Embracing Liberal Arts through Team-Taught Courses

April 23, 2018

By Hannah Harper '18

This semester, several interdisciplinary courses taught by faculty in different departments are giving Saint Anselm College students fresh perceptions on issues of race, religion in schools, and the philosophy surrounding art and culture in a post-war era.  

Through these team-taught courses, professors are making unique connections across disciplines, offering “Race and Justice” taught by professors Tauna Sisco (sociology and social work) and Christopher Bruell (criminal justice); “Catholic Schools in Today’s Society” taught by professors Aubrey Scheopner Torres (education) and Bede Bidlack (theology); and “Paris and New York in the 20’s and 30’s” taught by professors Max Latona (philosophy) and Susanne Rossbach (modern languages).

Dean of the College Mark Cronin says the interdisciplinary approach is beneficial to both students and professors in gaining new perspectives on multifaceted issues. “In the world outside of the classroom, issues are rarely disciplinary specific. They’re messy, complex, connected to a variety of people, places, and things, and the more we can show that, the better our students are served,” says Cronin.

“Race and Justice” is designed to offer the foundational knowledge and tools to confront a multitude of topics within the social justice sphere. The contemporary nature of the course allows students of all majors to engage with the material and facilitate productive discussions.

English major Mae Hunt ’18 took the course in her last semester, as a way to step out of her comfort zone. “I really enjoy learning about social justice issues and this class seemed like the optimal way to do that before graduating,” says Hunt. “It's been really cool to see some overlaps between how race was constructed and how it was portrayed in the literature that I've read from my English classes during that time.”

Sisco and Bruell hope that students may learn to recognize and understand diverse perspectives through these academic experiences. In “Race and Justice,” students learn from each other through debates on policy and interactive discussions with guest speakers, rather than from lectures. For the course’s final project, students apply their knowledge in a visual case study. Each group focuses on one of the contemporary topics discussed in class, including the Black Lives Matter movement, recent NFL National Anthem protests, Dreamers, the Dakota Pipeline, and the water issue in Flint, Michigan. The students interview both experts and members of the campus community, family, and friends, to gather information for their presentations.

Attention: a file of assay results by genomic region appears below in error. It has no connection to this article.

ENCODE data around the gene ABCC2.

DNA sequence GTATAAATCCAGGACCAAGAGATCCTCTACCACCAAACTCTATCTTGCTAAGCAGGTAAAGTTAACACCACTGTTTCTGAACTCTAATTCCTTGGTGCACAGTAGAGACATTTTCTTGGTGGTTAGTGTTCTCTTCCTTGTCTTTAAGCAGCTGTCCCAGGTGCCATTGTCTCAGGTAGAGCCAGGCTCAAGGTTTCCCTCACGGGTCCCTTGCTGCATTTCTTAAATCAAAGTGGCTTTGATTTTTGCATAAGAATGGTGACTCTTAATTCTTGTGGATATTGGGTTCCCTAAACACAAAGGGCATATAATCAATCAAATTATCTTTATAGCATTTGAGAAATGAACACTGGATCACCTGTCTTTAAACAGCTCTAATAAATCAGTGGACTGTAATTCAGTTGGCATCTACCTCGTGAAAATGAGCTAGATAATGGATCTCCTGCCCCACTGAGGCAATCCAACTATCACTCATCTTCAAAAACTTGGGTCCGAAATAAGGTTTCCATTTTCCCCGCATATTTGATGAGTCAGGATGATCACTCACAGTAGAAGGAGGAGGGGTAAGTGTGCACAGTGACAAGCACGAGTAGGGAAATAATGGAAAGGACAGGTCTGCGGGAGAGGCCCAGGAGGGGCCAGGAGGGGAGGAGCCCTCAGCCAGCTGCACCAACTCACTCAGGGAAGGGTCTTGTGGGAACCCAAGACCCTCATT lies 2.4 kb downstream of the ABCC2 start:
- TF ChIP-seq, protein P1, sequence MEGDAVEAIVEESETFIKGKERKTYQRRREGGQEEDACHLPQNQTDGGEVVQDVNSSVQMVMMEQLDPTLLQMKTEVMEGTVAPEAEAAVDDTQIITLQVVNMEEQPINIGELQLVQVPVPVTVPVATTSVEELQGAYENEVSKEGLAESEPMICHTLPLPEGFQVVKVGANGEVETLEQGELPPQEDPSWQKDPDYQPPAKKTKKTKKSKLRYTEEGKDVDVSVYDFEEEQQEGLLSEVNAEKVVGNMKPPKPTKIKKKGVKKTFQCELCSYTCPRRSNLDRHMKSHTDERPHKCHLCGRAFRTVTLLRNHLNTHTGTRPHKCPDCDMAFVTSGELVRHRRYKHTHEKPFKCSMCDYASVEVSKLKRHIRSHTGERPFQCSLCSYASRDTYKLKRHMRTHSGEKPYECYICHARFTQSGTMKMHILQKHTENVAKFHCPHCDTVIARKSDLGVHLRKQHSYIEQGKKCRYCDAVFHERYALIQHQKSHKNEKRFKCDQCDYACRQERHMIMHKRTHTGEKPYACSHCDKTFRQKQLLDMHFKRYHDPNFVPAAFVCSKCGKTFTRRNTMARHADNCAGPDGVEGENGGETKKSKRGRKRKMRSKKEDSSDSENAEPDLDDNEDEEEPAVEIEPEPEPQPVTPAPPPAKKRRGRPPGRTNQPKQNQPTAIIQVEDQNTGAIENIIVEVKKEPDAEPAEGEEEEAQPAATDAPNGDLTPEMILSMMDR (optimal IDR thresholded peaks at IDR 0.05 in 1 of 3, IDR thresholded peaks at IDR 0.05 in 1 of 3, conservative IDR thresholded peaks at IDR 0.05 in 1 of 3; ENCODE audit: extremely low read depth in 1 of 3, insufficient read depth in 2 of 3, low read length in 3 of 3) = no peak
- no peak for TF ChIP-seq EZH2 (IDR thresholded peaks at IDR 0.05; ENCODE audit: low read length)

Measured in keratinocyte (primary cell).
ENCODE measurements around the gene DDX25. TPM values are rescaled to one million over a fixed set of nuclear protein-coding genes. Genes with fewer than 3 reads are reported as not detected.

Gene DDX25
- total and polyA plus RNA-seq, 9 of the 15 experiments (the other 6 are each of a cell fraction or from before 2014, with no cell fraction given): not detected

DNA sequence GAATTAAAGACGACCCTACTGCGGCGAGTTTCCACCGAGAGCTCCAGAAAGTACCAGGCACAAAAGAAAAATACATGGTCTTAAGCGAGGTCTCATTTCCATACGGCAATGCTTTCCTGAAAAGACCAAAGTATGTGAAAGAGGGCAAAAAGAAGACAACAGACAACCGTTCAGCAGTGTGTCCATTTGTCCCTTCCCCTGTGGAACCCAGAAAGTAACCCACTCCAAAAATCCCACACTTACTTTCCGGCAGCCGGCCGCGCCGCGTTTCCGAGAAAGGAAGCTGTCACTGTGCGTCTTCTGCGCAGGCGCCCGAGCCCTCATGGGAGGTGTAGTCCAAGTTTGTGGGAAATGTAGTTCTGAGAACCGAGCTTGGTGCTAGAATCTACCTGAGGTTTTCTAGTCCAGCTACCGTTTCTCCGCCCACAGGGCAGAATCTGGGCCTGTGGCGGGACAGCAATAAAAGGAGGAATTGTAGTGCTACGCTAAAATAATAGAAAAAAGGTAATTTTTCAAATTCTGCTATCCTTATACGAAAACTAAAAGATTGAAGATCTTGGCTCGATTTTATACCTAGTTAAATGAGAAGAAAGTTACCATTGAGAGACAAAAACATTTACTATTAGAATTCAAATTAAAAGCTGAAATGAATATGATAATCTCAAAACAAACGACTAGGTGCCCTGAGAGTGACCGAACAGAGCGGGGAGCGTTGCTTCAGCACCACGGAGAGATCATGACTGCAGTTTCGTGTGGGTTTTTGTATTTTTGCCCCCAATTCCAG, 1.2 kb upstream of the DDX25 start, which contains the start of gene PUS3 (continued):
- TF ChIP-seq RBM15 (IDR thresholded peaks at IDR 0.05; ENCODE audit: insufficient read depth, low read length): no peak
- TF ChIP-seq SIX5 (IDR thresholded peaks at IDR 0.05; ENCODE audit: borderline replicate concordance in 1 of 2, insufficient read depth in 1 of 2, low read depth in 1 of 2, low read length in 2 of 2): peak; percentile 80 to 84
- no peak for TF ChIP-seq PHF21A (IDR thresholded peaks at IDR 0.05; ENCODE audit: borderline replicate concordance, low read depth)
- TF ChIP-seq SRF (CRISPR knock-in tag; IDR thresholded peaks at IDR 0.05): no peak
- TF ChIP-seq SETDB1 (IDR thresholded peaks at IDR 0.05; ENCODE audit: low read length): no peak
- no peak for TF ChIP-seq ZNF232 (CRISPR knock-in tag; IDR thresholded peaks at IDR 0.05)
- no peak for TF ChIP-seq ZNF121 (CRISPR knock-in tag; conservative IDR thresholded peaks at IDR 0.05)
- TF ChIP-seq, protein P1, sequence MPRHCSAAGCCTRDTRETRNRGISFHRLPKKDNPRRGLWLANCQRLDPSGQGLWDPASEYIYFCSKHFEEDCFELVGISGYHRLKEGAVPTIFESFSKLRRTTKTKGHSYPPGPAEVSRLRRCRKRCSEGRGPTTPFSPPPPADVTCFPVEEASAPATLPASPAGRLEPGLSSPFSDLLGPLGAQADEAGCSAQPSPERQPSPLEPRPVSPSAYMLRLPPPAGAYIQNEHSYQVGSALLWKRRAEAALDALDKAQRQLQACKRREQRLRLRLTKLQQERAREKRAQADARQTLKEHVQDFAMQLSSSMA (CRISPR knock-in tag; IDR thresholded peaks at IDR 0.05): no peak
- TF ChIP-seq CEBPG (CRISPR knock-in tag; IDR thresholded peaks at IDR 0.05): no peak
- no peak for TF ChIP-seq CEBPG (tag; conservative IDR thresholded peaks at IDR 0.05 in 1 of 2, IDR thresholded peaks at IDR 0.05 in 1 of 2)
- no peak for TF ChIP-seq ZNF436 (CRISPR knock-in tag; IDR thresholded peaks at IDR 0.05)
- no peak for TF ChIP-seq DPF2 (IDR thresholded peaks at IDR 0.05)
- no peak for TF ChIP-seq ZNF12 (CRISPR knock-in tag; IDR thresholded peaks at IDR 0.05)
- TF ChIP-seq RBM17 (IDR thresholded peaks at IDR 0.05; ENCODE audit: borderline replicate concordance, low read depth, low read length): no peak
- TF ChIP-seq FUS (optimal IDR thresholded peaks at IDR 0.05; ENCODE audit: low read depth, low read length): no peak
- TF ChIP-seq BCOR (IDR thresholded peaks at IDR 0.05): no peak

Bruell says, “[Race in the justice system] is a topic many people shy away from. Giving students the knowledge as well as the confidence to have difficult discussions is one of the primary goals of the course.”

Sisco notes that optional service-learning, which can deepen students’ understanding of the coursework, was also encouraged.

“Catholic Schools in Today’s Society” focuses on contemporary issues facing American K-12 schools, including the increasing diversification of religious backgrounds in Catholic schools. The course features two panels of guest speakers, one made up of Catholic educators, including Saint Anselm’s own Father John Fortin, O.S.B., the former superintendent of the Diocese of Manchester Schools, and another inter-faith panel, made up of Muslim, Jewish, and Protestant Christian educators. Bidlack and Scheopner Torres split lecture time between theological and educational material, but challenge their students to make connections wherever possible.

“Part of our method of teaching is making connections across the topics,” says Bidlack, “The challenge of any interdisciplinary course is to cross those borders and to be comfortable with complexity.”

Bidlack and Scheopner Torres think their course prepares those students who wish to work in religious education, as it offers a religious and historical overview as well as multiple religious educator and administrator perspectives. For their final projects, students are required to choose and research topics in Catholic schools and interview administrators from area schools. Projects include studies on how Catholic schools deal with secondary English speakers, special needs students, sex education, and religious diversity. Bidlack and Scheopner Torres hope to offer the course every other year and eventually integrate it into the humanities minor to engage more students.

“Paris and New York in the 20’s and 30’s” explores the impact of World War I on Paris and New York society, specifically how the works of writers and artists of the time reflected the view of the general population on modern society and western civilization. Latona and Rossbach discuss artistic movements, famous authors, popular music, and architectural trends. Students are encouraged to explore these topics and even take a three-day trip to New York City to view architecture, museums, and Broadway shows.

“What is most gratifying for the faculty is to see a student take interest and joy in something about which they previously knew nothing,” says Latona.

He adds that “Paris and New York” includes guest speakers from the English, fine arts, history, and economics and business departments as a way to further promote the interdisciplinary nature of the class. “Interacting with one another, sharing ideas, and showing the students that we are all after the same thing – understanding of our world and ourselves — is a wonderful feature of the course,” Latona says.

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